What Kinds of Vehicles Are Covered By California Lemon Law?

Vehicles Covered by California Lemon Law
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Getting a lemon is the last thing you want to have happen, but if you are not savvy, you may find yourself running afoul of one. For those who live in California, they at least have one card up their sleeve: the California lemon law. In California, the sale of lemon vehicles by a dealership or a manufacturer is treated rather seriously. But what kinds of vehicles are even covered by California lemon law?

Which vehicles are covered by California lemon law?

First off, it is important to discuss exactly what a lemon even is. The term basically refers to a vehicle that has serious problems that affect the operation of the vehicle, problems that were not made apparent to you by the person or persons who sold it to you. The time frame of these damages is also going to be limited, as if, say, a vehicle lasts for 10 years and suddenly has a serious issue. In this case, that would almost certainly not be regarded as a lemon. Basically, the likelihood that your vehicle would be affected by an unknown defect 10 years later that was knowingly present before the sale are rather low. In California, the law requires that the problem be detected within either the first 18 months of ownership or the first 18,000 miles driven while in your possession. This is not a hard limit, however; if you discover the presence of a major defect after this period has ended, there may be something to pursue here, though you should consult with your attorney before diving headfirst into that. The damages and/or defects found within your vehicle also need to be something covered by warranty. With all that said, we have to also look at the impact of the problem. For instance, if the problem is relatively minor and makes no real impact on the necessary functions of your vehicle. And here is the real lynchpin — the vehicle needs to continue having this problem after a reasonable number of repair attempts. Those are the basics of it anyway, and the more complicated aspect of this is that everyone is not necessarily going to agree on what constitutes a lemon and what does not.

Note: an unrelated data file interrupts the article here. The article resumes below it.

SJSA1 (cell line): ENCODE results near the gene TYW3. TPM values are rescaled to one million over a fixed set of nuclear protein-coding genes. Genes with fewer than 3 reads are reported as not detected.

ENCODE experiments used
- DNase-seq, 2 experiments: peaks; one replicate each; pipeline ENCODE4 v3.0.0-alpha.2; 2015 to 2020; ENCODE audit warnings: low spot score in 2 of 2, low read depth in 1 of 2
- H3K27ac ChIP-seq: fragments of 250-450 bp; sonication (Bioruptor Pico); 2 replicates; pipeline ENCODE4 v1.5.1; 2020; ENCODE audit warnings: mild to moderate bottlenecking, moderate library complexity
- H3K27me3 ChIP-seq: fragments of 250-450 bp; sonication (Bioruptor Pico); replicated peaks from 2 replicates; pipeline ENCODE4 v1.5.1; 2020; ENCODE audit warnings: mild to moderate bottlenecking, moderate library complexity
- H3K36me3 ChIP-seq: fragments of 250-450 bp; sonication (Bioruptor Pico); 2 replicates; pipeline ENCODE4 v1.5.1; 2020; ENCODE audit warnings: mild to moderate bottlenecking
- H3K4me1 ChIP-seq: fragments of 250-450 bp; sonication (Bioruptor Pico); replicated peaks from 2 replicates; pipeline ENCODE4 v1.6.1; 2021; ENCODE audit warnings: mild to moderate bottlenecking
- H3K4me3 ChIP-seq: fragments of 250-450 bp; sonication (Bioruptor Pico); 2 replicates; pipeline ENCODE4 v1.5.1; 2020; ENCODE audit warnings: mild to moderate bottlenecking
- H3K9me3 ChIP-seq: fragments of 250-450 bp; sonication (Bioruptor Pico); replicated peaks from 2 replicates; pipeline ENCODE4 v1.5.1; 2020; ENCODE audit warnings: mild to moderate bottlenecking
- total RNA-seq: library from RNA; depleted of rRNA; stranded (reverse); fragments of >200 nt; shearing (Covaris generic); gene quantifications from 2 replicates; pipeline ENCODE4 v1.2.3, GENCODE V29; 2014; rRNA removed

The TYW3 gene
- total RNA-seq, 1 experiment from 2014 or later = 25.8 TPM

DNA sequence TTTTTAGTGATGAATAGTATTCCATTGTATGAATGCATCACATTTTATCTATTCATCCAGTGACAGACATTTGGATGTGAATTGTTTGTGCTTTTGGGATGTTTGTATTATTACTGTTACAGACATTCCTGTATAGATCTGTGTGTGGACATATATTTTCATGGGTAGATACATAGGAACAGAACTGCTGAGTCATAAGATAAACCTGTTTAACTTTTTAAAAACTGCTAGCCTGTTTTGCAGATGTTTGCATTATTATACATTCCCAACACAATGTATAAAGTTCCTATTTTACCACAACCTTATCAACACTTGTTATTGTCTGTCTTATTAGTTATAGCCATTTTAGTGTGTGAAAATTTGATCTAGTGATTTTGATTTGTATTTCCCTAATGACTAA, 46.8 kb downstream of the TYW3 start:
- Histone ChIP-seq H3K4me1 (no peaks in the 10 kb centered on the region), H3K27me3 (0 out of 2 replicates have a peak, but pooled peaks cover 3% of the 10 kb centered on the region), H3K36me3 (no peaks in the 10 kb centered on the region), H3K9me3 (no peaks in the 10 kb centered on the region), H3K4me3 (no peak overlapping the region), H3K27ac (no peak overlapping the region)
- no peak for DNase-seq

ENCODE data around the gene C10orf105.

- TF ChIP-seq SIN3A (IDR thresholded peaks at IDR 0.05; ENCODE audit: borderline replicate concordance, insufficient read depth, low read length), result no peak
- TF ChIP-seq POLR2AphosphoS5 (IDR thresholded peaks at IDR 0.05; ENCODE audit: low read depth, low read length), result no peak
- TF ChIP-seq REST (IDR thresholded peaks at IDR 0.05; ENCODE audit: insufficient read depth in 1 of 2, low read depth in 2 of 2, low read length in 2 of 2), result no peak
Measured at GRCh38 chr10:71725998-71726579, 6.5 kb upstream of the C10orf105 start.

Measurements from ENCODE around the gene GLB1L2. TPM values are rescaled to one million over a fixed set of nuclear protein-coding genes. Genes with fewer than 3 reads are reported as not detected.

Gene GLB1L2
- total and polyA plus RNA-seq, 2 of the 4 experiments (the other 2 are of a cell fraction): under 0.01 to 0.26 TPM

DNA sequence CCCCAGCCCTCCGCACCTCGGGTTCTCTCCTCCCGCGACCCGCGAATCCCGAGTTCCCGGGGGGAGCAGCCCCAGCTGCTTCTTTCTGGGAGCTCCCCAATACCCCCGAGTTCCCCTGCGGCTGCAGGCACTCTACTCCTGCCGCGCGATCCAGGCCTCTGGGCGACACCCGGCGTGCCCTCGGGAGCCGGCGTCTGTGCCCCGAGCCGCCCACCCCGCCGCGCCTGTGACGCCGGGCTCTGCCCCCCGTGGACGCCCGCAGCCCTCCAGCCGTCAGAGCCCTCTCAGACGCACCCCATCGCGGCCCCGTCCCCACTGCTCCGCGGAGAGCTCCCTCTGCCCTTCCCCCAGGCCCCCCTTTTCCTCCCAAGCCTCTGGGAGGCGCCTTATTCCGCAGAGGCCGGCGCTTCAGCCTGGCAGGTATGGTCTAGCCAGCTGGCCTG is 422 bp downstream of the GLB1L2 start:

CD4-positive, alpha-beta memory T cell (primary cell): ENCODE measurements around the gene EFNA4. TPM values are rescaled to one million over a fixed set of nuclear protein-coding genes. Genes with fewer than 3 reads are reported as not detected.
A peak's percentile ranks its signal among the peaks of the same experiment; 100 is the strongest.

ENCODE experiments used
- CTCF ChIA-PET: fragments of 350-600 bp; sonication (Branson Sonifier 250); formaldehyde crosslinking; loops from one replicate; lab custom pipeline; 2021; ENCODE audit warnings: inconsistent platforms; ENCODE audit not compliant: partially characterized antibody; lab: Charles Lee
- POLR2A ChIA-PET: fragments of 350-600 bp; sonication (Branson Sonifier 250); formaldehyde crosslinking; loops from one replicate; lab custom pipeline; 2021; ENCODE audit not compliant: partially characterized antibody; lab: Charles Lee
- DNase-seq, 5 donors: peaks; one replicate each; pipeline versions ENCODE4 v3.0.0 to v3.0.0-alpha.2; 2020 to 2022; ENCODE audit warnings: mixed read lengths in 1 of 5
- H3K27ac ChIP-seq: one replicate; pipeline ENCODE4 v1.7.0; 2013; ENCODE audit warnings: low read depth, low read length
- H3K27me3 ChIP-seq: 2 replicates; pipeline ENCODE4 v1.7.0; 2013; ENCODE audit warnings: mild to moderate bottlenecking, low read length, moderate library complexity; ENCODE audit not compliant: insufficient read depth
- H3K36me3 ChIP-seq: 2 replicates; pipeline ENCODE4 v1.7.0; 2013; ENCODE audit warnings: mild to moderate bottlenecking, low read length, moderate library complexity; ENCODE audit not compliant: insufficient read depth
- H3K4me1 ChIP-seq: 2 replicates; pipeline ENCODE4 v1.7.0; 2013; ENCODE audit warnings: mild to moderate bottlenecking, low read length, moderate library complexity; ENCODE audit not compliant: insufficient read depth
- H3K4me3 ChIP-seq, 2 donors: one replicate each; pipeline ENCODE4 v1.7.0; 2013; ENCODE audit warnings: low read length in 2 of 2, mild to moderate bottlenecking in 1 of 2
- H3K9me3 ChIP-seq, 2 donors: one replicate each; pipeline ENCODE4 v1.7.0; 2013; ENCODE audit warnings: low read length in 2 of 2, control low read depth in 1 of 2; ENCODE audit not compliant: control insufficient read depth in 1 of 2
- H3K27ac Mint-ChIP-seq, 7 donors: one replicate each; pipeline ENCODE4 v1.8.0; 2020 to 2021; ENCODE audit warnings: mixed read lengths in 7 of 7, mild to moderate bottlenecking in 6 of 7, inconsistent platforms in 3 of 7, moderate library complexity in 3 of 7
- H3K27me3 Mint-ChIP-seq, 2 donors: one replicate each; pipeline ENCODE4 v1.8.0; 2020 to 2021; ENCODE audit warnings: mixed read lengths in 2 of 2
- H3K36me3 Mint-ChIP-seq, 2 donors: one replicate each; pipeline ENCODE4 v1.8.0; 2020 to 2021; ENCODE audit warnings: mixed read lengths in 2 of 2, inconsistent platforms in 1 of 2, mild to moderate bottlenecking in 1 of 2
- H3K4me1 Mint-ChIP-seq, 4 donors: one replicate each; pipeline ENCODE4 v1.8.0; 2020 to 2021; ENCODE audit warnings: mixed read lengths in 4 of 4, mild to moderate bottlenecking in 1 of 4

Beyond the basic understanding of lemon law rules, now the relevant question comes up: what kinds of vehicles are covered by California lemon law? Well, first off, the idea that lemon vehicles are inherently previously used is not always going to be the truth. While it makes sense that lemon qualities would be more common in them, given that the vehicles had the opportunity to suffer problems from that previous use, a new vehicle can just as easily count as a lemon. After all, all it takes is that the person or organization who sold you the vehicle, a new vehicle sold without informing the driver of a certain issue with it would definitely see it counting under California’s lemon law. California’s lemon law covers a number of vehicles, including pickup trucks, cars, vans, and SUVs, though it also covers the drive train, the chassis, and the cab of the chassis of a motor home. Recreational vehicles also apply under this for similar circumstances. Of course, not all vehicles that are covered under California lemon law are necessarily going to be vehicles meant for land. For example, a boat or other form of watercraft also fits under the law. Not only that, but vehicles purchased for regular use (ie family, household, or personal use) as well as vehicles leased primarily for business both apply.